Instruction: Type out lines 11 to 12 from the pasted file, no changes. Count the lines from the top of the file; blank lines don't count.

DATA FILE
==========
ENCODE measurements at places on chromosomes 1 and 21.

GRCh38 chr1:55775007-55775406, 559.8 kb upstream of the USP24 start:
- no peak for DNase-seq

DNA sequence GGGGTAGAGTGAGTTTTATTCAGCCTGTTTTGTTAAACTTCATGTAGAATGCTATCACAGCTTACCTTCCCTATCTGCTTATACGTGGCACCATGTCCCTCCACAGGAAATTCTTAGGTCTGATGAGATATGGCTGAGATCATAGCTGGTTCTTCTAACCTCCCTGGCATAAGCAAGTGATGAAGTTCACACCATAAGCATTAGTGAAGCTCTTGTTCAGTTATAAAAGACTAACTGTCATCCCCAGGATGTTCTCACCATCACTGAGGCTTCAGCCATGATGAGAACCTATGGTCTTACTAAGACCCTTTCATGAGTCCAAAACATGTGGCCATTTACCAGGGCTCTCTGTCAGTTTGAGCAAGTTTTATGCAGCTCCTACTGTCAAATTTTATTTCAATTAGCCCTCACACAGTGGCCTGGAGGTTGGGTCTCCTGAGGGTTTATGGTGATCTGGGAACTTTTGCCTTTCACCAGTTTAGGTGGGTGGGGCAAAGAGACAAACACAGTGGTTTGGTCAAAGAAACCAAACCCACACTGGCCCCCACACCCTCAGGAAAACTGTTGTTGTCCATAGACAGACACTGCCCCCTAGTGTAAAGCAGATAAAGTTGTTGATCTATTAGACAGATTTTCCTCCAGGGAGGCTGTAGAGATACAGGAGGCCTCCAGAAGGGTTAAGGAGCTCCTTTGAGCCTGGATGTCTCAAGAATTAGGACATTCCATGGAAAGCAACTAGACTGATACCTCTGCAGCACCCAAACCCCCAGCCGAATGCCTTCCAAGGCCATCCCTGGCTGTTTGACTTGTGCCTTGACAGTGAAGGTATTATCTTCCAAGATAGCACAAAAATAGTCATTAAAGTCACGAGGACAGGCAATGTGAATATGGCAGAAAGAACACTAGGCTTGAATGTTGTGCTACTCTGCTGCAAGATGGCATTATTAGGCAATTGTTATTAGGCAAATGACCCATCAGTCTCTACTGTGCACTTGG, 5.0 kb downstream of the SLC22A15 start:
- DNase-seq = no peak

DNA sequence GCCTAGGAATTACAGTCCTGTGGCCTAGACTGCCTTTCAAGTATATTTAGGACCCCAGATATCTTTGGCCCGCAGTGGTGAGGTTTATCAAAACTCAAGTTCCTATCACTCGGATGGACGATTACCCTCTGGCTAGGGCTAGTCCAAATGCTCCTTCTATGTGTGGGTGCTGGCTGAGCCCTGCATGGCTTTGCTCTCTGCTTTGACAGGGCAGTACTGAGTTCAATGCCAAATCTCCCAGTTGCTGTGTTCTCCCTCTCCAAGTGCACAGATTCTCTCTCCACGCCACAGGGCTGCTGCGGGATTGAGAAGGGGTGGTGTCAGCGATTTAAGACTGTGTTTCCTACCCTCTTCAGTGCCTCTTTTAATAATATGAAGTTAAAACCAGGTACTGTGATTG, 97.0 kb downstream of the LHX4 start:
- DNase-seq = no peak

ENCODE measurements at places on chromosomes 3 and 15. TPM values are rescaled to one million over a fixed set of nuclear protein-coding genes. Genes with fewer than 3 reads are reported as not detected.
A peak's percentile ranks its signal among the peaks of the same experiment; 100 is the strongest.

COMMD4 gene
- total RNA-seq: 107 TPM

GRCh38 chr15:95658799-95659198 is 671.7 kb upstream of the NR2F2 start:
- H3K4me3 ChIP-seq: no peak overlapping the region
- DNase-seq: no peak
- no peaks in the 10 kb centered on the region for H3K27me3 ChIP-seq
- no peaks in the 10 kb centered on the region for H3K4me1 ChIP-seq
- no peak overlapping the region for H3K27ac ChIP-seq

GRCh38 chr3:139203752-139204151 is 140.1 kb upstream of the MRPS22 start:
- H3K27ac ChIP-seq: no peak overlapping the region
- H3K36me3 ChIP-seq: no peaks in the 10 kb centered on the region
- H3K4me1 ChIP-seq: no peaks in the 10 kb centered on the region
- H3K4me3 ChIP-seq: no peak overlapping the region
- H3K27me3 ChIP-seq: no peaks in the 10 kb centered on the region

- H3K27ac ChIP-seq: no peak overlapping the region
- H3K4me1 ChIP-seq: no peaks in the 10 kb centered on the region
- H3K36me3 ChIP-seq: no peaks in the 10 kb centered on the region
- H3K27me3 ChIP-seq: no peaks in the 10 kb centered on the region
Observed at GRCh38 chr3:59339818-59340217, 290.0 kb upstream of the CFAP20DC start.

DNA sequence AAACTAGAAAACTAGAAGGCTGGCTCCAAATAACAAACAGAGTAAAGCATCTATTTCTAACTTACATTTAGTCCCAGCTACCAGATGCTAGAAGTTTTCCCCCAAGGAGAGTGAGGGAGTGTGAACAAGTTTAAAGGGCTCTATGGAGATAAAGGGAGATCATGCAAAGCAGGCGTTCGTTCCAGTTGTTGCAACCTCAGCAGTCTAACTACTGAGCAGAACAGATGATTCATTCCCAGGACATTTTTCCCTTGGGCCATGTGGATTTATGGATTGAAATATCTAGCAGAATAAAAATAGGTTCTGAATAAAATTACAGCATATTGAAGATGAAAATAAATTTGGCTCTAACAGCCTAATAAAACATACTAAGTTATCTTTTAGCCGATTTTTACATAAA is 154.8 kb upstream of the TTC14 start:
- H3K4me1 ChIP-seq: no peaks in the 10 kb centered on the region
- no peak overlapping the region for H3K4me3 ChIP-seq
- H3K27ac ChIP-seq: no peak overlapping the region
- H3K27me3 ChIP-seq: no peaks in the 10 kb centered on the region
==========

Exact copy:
- total RNA-seq: 107 TPM

GRCh38 chr15:95658799-95659198 is 671.7 kb upstream of the NR2F2 start: